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Last week, I recorded show 19 of the csuite podcast, the third in the series of specials that I’m producing on behalf of the World Public Relations Forum, which takes place in Toronto at the end of May.
It was a real international affair as Christie Smith, Founder of the Elite Communicators Group, was on the line from Vancouver, Canada, with Daniel Munslow, Principal Consultant at VMA Group joining from Johannesburg, South Africa, whilst with me in the studios of markettiers for her second appearance on the show was Janet Morgan, former Director for Global Content Strategy and Planning at GlaxoSmithKline.
The two main topics we covered were Behavioural Change and Communications Trends in South Africa.
We began the show talking to Christie about the Green Bin Programme that she was involved in with Edelman and Russell Strategies when she was employed with the City of Vancouver. The aim of the campaign was to recycle food scraps, reduce garbage and cut down on pollution, but had the added challenge of delivering this message to a number of different target ethnic backgrounds within the city.
Christie explained that Vancouver is very culturally diverse, with close to half the population having an Asian heritage. In fact, 70% of recent immigrants to the city are Chinese. The campaign communications therefore had to take into account specific value systems and ways of life and so they had to tailor their messages to connect with the different cultural groups. For example, from their pilot campaign and research, they found that Asian residents explained that the message ‘you will create a legacy for future generations if you recycle your food scraps’ encouraged them to do so more than a message about recycling food scraps is good for the environment. They also found that a letter from the Mayor, coming from a position of power, also resonated more with them.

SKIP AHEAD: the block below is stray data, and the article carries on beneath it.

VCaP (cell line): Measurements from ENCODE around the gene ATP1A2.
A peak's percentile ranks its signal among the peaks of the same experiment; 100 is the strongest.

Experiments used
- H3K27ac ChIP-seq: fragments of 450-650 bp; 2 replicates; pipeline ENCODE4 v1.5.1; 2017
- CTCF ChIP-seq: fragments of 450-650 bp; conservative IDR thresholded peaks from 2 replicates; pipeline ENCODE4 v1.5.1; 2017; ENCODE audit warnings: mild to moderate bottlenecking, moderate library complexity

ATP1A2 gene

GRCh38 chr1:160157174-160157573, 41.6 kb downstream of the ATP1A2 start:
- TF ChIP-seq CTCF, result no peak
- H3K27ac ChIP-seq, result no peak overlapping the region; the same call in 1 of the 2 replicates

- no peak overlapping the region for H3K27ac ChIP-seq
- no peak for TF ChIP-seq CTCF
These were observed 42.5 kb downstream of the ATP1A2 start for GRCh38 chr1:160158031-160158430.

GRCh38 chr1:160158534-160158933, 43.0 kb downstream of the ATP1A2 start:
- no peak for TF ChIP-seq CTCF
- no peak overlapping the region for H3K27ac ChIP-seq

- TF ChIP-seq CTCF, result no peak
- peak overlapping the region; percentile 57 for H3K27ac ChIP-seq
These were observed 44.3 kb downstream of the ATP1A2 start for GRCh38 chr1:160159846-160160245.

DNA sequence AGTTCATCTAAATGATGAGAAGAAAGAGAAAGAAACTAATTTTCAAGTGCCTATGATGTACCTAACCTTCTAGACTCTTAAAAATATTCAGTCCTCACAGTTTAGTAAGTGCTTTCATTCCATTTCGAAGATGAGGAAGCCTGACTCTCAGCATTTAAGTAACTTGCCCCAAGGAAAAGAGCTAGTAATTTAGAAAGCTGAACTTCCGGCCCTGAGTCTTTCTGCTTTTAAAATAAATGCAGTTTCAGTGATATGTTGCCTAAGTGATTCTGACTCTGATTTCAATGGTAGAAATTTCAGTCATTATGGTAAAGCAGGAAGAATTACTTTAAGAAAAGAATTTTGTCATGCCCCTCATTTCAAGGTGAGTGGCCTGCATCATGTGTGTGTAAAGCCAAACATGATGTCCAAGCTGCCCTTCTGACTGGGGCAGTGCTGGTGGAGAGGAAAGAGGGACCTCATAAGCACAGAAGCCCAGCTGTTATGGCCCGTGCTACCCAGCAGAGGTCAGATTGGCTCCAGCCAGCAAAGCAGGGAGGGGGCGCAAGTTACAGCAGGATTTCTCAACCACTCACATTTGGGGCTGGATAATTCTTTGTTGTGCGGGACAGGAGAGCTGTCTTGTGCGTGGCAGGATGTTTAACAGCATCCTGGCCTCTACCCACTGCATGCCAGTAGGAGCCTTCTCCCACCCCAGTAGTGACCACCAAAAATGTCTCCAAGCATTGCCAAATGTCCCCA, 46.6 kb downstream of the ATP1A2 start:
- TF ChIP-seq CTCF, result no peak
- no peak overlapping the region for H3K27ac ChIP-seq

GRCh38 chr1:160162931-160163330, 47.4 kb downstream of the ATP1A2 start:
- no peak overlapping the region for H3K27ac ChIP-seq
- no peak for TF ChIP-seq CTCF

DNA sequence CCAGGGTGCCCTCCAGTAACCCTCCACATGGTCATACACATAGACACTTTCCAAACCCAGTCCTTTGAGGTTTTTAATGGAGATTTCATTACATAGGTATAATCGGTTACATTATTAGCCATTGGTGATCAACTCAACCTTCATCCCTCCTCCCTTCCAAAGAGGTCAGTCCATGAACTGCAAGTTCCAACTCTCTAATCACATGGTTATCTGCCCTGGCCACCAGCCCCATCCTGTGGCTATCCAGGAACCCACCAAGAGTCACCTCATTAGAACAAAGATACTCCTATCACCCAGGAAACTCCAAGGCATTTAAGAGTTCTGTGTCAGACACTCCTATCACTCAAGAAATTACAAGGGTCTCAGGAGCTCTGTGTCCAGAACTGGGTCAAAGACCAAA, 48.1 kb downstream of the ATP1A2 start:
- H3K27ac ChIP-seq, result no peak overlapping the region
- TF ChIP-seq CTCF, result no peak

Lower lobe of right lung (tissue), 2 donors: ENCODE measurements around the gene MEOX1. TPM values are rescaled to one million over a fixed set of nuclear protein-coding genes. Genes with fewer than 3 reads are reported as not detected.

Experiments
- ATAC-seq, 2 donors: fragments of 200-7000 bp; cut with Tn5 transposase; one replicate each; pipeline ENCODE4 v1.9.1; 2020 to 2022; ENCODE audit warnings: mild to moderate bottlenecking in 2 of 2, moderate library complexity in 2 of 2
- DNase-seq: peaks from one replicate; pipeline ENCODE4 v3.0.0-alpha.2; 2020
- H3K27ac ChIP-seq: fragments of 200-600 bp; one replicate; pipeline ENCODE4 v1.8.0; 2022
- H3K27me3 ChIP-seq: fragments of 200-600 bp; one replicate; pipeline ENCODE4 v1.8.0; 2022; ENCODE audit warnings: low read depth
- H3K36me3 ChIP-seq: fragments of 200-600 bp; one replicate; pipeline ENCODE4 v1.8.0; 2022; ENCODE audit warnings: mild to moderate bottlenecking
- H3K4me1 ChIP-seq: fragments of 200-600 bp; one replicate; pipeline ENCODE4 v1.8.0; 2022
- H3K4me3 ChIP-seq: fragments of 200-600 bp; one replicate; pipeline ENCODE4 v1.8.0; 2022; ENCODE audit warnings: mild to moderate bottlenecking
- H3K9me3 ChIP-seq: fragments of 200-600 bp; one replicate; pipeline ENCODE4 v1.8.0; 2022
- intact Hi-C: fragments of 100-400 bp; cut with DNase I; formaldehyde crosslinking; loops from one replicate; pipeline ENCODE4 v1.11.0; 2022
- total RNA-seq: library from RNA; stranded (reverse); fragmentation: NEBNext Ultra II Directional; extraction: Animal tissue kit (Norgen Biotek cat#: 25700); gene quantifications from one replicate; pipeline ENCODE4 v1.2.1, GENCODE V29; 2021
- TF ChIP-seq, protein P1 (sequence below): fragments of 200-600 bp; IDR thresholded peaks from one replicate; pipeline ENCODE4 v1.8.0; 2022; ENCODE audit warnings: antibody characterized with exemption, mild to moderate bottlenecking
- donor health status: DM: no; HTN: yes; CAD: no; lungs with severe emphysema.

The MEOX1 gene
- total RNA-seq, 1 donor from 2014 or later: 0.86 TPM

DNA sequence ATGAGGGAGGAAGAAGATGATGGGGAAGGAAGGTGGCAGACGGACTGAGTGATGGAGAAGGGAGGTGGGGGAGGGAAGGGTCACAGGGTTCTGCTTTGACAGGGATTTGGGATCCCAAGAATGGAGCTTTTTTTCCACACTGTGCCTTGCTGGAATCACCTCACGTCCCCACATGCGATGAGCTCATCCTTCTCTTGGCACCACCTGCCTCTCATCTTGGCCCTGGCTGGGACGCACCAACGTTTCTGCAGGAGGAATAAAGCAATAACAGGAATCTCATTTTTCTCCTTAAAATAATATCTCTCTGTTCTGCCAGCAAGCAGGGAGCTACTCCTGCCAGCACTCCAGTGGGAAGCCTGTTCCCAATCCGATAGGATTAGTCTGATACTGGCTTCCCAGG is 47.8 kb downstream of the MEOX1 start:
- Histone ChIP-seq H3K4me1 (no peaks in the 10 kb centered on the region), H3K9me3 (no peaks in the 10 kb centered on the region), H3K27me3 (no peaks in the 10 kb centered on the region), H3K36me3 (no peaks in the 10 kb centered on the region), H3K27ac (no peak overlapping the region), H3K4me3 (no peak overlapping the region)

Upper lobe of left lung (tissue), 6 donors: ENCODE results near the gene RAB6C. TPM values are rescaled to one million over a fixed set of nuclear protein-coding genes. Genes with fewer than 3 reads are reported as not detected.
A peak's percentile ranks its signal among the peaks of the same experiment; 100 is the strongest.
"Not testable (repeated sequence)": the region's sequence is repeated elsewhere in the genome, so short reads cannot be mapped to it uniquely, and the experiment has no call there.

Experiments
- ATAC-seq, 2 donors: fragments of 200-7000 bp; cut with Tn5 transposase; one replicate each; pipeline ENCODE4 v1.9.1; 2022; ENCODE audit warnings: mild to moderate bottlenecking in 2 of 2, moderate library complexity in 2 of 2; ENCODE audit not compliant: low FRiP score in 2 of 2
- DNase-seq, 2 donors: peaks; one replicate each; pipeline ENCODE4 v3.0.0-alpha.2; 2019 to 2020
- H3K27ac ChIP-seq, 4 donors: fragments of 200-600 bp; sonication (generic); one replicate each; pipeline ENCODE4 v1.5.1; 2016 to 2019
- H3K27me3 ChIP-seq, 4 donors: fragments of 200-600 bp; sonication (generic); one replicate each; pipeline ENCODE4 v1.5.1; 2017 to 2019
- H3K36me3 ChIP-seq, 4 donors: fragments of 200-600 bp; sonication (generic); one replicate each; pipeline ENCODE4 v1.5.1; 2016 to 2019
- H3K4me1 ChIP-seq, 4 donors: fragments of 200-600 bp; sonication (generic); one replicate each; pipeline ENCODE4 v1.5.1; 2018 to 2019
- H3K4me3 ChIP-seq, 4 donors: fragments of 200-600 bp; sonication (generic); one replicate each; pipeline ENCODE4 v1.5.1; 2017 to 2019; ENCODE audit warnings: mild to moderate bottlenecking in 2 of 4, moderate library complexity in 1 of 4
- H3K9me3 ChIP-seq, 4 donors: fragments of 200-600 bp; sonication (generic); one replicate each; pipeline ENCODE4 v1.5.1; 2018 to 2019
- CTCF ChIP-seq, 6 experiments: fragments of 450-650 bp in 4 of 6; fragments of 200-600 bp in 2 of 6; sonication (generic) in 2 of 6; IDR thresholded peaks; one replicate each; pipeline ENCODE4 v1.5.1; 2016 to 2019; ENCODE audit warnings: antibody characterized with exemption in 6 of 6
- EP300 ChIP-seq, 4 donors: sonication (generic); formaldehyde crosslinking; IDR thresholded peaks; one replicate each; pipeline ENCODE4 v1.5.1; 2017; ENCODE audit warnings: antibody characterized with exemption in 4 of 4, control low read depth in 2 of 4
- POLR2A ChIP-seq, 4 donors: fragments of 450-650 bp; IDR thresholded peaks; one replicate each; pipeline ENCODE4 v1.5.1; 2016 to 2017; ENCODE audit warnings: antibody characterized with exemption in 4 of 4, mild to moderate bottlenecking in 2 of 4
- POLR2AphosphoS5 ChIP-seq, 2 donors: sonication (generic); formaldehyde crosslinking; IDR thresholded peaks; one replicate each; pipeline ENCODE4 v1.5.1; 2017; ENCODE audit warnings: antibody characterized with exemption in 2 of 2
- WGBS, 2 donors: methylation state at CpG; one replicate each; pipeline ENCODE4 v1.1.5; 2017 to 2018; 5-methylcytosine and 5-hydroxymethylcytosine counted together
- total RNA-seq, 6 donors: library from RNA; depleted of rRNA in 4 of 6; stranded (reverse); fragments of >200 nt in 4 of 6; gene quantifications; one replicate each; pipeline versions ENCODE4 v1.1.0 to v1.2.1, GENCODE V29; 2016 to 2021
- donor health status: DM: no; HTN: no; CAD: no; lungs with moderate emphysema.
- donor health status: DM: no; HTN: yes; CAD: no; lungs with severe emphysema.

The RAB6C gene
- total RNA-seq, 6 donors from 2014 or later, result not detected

As it turned out, the Green Bin Programme delivered excellent results and Christie said that residents continue to recycle food scraps meaning the campaign had a lasting sustainable impact.
Janet added to this discussion topic with information about what the Behavioural Insights Team do for the UK Government. She gave an example of how they are trying to reduce the number of people who miss their hospital appointments by using the EAST method – Easy, Attractive, Social and Timely – achieved by simple changes to the content within the txt messages sent to the patients about how to cancel, like actually including the number to call in the message, rather than referring them to their appointment letter – that’s the easy bit! The key was for them to add a note in the message about how much money it costs the NHS if you miss your appointment, which Janet explained is the ‘Social’ element of the EAST tactic. Adding that latter note helped cut the number of people who missed their appointments by 13%.
In the second part of the show, Daniel talked through the key findings of the research his company had just carried out together with the Public Relations Institute of Southern Africa and the Africa region of the International Association of Business Communicators, which looked into the key trends shaping business communications in South Africa and more broadly on the African continent.
Daniel talked through the top five challenges that were highlighted in the research findings, but said they have to been taken into consideration with the broader macro-economic and socio-political context that South Africa is facing, including GDP growth of 0.8% compared to a forecast of 5%. Those challenges were, in order:
- Downward Pressure on Budget
- Number and complexity of key audiences
- Leadership ability
- Skills shortage
- Silos within organisations
One of the aspects of the research we picked up on though, was the need to have cross cultural skills, particularly in a county with so diversity as South Africa where, just as an example, there are eleven languages spoken.
Please visit the VMA site for more information on their report.
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